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http://www.youtube.com/watch?feature=player_detailpage&v=jfySIeS1XZE#t=118s

If so, how are they created (roughly speaking). Earlier in the video he says that a laser scanned the surface of the object, which suggests that no physical object needs to be present at the time of viewing the hologram, like what is required for a Mirage toy (seen here: http://www.youtube.com/watch?v=lFqlQiTTHRs). Is this right?

I am aware that this is a fictional show, so what they are saying should not be taken too seriously and the hologram effect could be added by CG effects, but I am interested in the actual workings of this type of hologram (as opposed to a "flat" hologram).

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Sorry, you're confused. As a particular technical realization, a hologram is always flat - including the normal ones as well as this one - but the object seen in the hologram is always 3-dimensional - including well-known holograms as well as this one. More typically, we deal with 3D "virtual images" (behind the plane of the hologram where the interference pattern is located, possibly overlapping with a the bulk of a wall) while Leonard showed a "real image" - that is apparently located in the air. But this is just a minor difference. Normal holograms induce both virtual and real images. –  Luboš Motl Oct 31 '12 at 7:56
    
I guess I should have said more precisely that I mean holograms not attached to a physical medium like a holographic card or surface. I appears that in this particular instance the hologram is projected rather than encoded in a surface. –  Ron Volt Oct 31 '12 at 9:21
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I think you'd describe the display in that clip as a volumetric display rather than a hologram. As the Wikipedia will tell you, there have been basic examples of such displays created but at the moment nothing like the display in the clip exists.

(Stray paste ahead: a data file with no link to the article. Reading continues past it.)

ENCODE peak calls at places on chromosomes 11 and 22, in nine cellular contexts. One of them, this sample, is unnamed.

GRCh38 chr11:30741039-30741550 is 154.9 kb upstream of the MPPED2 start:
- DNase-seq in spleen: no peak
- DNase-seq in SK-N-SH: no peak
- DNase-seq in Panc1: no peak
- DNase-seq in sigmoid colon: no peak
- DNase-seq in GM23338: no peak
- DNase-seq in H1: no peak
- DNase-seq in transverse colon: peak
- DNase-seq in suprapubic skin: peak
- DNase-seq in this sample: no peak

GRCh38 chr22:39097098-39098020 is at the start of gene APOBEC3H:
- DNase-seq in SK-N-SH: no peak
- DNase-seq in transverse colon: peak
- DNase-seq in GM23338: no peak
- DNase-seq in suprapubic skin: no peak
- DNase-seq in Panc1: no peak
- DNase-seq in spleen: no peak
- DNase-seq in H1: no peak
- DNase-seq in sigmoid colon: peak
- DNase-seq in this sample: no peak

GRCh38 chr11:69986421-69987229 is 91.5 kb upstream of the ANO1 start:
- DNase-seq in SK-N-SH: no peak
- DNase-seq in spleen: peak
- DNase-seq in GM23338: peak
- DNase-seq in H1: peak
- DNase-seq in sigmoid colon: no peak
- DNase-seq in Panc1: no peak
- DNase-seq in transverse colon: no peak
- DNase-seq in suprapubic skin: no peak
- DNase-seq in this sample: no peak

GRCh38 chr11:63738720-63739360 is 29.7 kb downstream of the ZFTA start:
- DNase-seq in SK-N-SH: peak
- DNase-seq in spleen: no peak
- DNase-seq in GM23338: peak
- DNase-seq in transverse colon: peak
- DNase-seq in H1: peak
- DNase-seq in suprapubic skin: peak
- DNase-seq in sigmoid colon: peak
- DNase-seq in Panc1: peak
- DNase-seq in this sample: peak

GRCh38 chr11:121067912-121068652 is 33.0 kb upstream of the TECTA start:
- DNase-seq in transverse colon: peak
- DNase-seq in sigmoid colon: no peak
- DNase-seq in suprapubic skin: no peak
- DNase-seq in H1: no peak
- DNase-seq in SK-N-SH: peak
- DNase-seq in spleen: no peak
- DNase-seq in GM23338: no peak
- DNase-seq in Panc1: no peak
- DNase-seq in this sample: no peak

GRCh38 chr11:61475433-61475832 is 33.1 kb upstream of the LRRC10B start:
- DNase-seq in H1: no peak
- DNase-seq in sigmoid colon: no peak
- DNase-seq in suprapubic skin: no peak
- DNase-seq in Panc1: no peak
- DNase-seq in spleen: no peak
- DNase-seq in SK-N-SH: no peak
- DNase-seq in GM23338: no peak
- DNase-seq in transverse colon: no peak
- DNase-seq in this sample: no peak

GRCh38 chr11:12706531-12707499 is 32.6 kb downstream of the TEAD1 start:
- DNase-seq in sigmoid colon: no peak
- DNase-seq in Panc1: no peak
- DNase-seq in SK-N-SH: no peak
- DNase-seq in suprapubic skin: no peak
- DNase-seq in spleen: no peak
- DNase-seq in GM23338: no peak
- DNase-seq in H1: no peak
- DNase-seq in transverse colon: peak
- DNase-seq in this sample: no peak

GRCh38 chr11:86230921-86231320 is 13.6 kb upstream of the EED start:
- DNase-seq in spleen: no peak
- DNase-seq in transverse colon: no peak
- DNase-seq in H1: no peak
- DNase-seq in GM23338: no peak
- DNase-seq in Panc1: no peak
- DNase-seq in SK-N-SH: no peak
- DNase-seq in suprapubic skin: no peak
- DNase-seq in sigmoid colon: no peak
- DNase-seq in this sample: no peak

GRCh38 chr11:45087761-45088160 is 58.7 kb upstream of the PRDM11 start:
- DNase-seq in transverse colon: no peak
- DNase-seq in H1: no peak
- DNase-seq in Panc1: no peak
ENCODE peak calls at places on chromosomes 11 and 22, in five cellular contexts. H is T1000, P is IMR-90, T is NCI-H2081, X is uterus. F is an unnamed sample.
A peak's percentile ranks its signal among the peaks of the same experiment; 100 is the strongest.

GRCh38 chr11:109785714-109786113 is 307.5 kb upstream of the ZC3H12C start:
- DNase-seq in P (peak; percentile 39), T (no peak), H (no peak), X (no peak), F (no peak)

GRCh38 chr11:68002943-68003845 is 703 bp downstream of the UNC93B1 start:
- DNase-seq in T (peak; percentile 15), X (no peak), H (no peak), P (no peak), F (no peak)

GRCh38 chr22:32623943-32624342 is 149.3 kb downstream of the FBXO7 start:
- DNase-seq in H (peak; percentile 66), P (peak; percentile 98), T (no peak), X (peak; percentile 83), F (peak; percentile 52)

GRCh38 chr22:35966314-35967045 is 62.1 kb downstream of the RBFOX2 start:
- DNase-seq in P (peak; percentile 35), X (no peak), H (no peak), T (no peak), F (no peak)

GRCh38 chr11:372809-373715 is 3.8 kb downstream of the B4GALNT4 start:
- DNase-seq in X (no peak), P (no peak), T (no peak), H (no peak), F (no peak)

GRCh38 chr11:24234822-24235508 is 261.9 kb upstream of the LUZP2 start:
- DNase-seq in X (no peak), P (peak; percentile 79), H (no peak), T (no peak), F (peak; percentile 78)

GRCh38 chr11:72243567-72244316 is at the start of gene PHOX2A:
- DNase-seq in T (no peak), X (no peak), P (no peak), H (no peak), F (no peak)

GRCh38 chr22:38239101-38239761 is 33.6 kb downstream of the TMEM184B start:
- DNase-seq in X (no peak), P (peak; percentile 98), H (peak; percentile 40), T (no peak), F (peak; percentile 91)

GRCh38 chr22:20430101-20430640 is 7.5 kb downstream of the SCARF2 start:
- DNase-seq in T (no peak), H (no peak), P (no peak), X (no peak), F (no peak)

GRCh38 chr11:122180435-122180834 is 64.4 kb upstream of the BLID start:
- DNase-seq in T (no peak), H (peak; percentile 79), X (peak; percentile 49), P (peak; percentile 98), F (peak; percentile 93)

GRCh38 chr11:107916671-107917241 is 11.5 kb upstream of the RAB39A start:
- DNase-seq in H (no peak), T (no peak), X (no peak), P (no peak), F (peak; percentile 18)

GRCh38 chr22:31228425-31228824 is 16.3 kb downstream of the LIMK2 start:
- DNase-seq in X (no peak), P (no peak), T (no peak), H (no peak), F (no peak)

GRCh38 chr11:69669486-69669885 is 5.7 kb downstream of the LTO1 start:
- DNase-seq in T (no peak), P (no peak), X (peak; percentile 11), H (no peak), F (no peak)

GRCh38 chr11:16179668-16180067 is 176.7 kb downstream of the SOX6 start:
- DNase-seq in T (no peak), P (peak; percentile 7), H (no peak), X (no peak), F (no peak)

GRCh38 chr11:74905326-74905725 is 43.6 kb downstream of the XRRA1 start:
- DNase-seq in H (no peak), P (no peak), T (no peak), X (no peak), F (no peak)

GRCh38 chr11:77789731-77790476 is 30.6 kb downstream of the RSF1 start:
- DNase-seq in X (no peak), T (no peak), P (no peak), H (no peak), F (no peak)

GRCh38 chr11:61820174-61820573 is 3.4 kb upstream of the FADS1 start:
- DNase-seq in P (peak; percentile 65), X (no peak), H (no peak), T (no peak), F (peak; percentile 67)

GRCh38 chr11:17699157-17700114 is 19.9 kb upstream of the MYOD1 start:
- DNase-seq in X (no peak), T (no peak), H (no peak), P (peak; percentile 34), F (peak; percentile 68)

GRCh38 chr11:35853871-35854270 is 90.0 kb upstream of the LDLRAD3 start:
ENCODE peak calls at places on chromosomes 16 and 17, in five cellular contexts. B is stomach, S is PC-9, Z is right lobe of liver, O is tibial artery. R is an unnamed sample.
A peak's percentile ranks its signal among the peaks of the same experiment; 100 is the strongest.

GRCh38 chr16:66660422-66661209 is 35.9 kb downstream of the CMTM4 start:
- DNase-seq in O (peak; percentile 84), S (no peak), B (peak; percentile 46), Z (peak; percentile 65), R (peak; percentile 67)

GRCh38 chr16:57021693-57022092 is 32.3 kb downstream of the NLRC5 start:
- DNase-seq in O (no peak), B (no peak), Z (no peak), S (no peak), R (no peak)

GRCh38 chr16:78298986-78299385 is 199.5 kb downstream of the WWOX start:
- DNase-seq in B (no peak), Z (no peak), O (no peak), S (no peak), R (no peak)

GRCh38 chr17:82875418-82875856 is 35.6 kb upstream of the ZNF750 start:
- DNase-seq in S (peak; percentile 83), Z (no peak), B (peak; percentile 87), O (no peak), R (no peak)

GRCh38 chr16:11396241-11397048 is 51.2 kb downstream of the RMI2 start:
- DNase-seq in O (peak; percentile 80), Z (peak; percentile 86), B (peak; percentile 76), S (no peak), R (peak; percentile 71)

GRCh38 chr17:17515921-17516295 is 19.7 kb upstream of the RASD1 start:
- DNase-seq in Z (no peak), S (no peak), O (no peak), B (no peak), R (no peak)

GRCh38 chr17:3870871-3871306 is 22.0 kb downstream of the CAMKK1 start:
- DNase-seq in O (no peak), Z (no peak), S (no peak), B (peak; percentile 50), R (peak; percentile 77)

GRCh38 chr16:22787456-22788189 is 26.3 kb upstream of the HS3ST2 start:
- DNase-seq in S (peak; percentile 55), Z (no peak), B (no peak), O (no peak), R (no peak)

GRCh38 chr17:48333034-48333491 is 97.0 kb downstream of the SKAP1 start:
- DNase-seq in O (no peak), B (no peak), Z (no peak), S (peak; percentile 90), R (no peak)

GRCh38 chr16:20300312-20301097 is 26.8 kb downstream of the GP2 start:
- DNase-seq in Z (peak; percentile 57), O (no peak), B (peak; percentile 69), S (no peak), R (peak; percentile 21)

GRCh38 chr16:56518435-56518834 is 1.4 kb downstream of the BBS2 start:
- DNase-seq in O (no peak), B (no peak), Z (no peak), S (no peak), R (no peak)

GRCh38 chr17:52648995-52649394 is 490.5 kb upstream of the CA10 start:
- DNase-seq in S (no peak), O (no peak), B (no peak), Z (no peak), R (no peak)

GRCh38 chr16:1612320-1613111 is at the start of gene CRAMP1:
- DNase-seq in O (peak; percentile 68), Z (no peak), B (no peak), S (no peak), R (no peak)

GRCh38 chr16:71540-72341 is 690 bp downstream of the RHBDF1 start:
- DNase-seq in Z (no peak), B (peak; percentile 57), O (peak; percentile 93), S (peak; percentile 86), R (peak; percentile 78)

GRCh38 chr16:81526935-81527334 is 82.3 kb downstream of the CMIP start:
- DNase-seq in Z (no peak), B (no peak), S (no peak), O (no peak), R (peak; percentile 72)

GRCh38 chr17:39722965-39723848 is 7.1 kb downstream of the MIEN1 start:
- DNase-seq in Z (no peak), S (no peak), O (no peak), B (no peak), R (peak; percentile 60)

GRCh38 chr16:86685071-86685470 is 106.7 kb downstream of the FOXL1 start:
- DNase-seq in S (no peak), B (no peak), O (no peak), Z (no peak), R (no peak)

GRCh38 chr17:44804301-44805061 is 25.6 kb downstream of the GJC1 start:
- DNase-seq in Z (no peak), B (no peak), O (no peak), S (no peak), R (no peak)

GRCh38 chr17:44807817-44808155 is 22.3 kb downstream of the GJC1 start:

The problem is how to get some medium in your display to emit light. The example in the Wikipedia article uses a laser to heat air until it forms a plasma. However this is only monochrome and of limited resolution. Try a Google image search for "volumetric display" for a selection of current attempts, but be prepared for disappointment!

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3d-display-info.com/files/3d-display/images/… ← How can one be possibly disappointed by this? –  Claudius Oct 31 '12 at 10:39
    
:( It seems you are right. Everything that looks decent relies on a solid of some sort (like a rotating mirror). I hope true volumetric displays are achieved in my lifetime. –  Ron Volt Nov 1 '12 at 1:29
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I believe an image similar to the one shown in the video can be created by focusing a laser beam in vapour. One can use three colours to achieve full colour images. I would say, it is rather a technological than fundamental problem at the moment.

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